Social business means many things to many people. When defining it, in general there are four groups of definitions and views: a social technology dimension, a social/behavioral perspective, a process and management view and, finally, a ‘human’ dimension. Without taking into account the original definition, which had nothing to do with social technologies, the principles of social business are not new. Yet, it certainly hasn’t reached it full potential despite quite some debate about definitions and even some blog posts announcing the death of social business in recent times.
These discussions were quite amazing if you realize that many dimensions of social business are still to be discovered in most organizations. But, then again what’s new? We love to look so much at the theory behind terms such as social business instead of looking at what really happens in organizations and their ecosystems.
When social media marketing started booming a few years back (realizing social media and marketing are just small, be it rather visible and well-known parts of what we call social business), some people who had profiled themselves as experts in the social media craze, quickly started shouting things such as ‘email marketing is dead’. It led us to launch a blog on the – back then controversial – idea that channels such as email and social media simply complement and strengthen each other, not because of their own nature but because people decide when and where they want to entertain themselves, find information and connect/interact.
That human behavior is by nature channel-agnostic and integrated/connected marketing is the logical answer to that simple finding. And so it seems also obvious that “new” (well, not really) marketing phenomena such as social media marketing and the omnipresent content marketing (indeed, not new either), connect, overlap (think about the obvious overlap of social and content) and often are merely terms used to turn the increasingly complex marketing reality in one of simple labels (even if they are complex to realize successfully). Such views aren’t adapted to a fully customer-centric approach, based on valuable interaction across touches and touchpoints.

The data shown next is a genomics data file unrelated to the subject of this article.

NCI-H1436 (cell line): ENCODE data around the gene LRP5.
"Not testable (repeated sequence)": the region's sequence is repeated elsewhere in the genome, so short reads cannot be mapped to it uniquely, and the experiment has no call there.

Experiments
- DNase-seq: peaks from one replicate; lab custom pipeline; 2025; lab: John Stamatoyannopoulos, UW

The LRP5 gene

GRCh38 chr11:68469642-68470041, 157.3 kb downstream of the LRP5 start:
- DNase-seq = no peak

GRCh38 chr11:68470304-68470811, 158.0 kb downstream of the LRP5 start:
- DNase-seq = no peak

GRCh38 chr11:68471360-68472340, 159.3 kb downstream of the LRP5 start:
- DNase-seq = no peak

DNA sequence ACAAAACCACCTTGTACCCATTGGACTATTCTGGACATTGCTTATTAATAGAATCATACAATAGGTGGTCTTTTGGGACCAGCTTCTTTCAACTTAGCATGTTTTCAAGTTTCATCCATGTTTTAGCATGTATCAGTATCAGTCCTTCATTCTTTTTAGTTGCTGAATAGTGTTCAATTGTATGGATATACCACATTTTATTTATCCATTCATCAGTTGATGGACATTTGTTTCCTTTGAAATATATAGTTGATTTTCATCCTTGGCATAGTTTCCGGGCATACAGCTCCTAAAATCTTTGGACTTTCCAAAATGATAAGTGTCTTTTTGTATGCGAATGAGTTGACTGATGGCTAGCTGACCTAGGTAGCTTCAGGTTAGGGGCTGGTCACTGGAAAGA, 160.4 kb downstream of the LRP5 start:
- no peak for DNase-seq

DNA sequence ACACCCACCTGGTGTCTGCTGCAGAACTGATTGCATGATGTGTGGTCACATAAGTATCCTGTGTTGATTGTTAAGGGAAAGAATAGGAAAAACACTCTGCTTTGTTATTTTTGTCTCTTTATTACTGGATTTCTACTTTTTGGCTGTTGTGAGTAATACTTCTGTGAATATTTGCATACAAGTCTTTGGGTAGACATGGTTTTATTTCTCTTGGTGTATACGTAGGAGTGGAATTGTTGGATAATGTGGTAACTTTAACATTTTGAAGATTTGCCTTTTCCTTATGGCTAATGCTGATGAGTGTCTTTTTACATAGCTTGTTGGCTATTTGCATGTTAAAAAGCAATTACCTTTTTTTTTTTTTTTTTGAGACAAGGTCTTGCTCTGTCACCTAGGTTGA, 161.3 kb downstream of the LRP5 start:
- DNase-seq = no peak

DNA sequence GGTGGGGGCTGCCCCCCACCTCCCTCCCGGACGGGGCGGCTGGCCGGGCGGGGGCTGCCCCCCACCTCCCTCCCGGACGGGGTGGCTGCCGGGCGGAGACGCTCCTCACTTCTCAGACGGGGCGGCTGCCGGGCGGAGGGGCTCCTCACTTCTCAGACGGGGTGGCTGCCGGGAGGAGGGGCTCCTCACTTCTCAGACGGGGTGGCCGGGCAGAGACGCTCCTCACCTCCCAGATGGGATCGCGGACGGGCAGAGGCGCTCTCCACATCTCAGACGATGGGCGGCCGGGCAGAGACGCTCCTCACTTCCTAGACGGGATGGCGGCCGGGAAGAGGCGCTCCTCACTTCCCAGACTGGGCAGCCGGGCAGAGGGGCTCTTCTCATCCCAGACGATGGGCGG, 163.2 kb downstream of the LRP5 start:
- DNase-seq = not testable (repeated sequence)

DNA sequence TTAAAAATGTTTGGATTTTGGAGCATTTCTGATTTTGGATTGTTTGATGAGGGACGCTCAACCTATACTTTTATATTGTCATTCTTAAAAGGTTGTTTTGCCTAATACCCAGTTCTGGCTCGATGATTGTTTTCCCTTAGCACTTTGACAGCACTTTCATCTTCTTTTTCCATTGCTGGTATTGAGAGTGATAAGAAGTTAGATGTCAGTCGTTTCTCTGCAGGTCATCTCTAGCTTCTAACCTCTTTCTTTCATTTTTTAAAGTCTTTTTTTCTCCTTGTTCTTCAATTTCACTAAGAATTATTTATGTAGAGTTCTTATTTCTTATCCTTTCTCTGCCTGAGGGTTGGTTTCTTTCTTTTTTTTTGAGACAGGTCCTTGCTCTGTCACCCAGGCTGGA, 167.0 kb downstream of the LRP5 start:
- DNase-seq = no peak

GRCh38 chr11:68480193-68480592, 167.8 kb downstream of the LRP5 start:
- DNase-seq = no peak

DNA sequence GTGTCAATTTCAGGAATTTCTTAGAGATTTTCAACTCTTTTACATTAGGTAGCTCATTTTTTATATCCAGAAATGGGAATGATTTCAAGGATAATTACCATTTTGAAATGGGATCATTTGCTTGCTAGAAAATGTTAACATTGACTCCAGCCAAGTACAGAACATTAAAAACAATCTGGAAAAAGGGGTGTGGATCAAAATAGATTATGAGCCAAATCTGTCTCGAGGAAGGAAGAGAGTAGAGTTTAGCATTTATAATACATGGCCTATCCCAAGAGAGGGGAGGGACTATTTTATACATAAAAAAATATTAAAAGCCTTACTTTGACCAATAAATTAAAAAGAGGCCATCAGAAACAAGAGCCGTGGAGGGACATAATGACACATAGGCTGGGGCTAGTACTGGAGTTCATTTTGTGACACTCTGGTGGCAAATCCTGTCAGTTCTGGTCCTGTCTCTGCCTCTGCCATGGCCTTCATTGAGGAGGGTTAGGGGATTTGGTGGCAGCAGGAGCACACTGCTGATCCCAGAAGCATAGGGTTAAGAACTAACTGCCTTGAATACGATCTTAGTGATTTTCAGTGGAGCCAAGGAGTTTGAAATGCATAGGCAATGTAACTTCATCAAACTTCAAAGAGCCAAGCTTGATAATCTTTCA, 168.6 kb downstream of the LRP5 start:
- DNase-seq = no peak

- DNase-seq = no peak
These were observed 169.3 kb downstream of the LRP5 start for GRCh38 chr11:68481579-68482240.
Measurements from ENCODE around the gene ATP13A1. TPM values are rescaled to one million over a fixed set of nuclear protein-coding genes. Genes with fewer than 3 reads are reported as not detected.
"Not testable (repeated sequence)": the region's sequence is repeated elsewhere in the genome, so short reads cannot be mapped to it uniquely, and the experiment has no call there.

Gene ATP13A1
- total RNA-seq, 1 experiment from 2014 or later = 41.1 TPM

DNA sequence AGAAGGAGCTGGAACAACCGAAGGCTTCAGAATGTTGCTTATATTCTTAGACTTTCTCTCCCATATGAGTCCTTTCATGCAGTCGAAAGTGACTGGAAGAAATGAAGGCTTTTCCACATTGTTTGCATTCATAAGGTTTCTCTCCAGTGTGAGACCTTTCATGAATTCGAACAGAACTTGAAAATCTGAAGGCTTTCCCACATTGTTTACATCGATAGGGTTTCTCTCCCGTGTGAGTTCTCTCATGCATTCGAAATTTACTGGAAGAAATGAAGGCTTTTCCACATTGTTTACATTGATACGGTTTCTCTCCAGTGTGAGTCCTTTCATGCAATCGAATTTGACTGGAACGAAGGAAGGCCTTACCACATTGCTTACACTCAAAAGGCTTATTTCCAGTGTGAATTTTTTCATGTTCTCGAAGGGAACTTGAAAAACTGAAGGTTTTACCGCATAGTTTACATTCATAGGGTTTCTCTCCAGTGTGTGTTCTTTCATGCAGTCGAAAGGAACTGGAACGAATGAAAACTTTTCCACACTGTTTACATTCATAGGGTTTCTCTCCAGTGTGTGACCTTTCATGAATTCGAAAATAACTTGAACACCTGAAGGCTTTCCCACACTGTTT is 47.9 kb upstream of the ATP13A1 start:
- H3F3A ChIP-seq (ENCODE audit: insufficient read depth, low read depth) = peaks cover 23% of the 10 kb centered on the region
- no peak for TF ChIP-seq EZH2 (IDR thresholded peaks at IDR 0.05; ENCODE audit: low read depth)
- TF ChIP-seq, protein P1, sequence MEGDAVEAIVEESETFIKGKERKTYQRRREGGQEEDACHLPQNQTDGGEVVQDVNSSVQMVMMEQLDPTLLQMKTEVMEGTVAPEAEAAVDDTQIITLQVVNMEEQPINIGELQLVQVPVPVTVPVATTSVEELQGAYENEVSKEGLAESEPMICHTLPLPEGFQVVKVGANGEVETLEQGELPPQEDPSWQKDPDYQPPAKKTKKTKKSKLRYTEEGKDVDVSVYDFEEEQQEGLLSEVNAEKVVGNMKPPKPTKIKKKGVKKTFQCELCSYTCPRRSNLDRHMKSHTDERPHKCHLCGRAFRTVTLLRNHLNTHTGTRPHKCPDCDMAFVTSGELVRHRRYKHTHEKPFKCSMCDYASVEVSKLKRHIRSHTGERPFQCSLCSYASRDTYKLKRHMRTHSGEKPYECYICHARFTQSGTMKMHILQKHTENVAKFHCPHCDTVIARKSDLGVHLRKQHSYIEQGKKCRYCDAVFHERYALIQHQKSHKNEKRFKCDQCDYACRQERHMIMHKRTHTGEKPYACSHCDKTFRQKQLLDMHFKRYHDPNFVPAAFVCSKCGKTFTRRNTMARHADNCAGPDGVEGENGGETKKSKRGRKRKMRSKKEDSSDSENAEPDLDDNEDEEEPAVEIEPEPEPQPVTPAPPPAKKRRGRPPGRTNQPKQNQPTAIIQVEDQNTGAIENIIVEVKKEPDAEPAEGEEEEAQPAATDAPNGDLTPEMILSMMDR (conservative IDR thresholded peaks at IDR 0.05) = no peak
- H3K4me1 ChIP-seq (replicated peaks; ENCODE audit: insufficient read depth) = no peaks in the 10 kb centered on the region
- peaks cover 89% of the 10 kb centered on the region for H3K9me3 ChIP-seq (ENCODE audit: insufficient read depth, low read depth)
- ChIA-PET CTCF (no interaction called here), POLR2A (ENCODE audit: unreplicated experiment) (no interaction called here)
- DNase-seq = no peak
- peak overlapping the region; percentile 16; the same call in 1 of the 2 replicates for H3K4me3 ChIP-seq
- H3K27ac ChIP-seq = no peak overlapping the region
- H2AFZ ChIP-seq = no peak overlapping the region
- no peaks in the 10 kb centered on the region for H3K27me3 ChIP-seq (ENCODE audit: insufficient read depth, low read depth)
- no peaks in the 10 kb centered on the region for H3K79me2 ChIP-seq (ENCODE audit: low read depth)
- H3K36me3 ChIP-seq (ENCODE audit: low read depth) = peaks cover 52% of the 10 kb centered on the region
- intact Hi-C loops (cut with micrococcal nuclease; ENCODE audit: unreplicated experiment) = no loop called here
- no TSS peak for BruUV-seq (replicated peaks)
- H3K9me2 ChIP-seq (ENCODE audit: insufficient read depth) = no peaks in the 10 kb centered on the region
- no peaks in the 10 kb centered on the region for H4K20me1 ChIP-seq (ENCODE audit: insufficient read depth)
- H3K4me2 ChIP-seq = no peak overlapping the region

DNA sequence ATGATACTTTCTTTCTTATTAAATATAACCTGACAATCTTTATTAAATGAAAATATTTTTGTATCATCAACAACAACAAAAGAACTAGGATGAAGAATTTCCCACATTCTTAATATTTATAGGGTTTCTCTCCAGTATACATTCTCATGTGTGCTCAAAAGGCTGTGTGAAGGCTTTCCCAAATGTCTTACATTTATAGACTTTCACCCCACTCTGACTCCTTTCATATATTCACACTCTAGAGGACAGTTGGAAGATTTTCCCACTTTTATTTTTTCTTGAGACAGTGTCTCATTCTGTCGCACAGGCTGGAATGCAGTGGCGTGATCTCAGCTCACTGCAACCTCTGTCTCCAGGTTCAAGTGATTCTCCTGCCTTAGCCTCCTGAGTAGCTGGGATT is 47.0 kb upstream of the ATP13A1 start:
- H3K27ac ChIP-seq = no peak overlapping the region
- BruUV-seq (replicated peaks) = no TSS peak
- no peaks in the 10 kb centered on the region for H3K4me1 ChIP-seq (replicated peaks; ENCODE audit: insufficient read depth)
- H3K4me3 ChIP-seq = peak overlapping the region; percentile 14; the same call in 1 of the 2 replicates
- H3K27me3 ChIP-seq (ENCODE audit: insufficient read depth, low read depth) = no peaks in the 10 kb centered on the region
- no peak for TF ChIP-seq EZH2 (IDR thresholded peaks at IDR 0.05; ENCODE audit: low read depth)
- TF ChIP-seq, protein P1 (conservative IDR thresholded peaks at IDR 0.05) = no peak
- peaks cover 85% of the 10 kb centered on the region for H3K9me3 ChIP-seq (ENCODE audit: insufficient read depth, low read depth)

What You Will Learn
Revisiting the network economy: a human economy of information and experiences
The network economy – a partial but essential driver of social business or digital business or whatever you want to call it – is one of decentralized, people-centric integration and reality is never black or white. Nothing has died yet. Email hasn’t (on the contrary), blogging hasn’t, SEO hasn’t, social media marketing hasn’t (those announcing it failed to have a clear strategy in most cases and were using it as just another advertising channel). The blog I mentioned makes no sense anymore since the idea of integration starts becoming widespread by now. At least in theory, in practice we see businesses struggling with silos and disconnected processes and systems. Furthermore, budgets are still allocated the traditional siloed.
Marketers keep focusing on the channels themselves and businesses are unable to embrace what we now call a ‘social business’ world with ‘connected and empowered consumers’. This remains true for social in a marketing context. For social business in the broad sense, it’s amazing to see how we look at it as “a thing” or even use it as a name for a “new kind of business” instead of looking at the forces and different business, human and management realities behind it.
Many businesses still essentially have no clue at all what to do with these evolutions. Lack of strategy and too much focus on terminology and vendor viewpoints instead of reality in and around the enterprise? If you look at the reality of social media in marketing (again, just a piece of a very broad puzzle), most organizations even still don’t know how to deal with consumers who connect in other ways and who question what they do in a public way. They are often clueless regarding the organizational and cultural impact of connected technologies (yes, social business is about technology and IT too) and shifting consumer behavior. We are clueless about the power shifts towards the customer, towards people. We are too often clueless about what digital transformation really means.
The network economy is about people and information, about how technology shapes community, connection and empowerment, and – vice versa – about how community, connection and empowerment shape the adoption and even development of technology, bringing together ever more components and stakeholders in a vast digital/social ecoystem.
Social business isn’t dead. It’s just really beginning and at the same time part of something far broader with strong roots in the past that show the future. And when looking at things into context we should know that. Especially people with an all-round view on how technology, information, consumer behavior, work, IT, business, marketing, society and so much more are changing in an integrated way have a role to show what can be done and is still to come, especially if they’re practitioners too. Many of the “xyz is dead” messages are unfortunately based on a narrow focus on a specific business function, technology, channel, evolution and so much more. And many are also born in mere theoretical reflection.
Social business and digital transformation: logical evolutions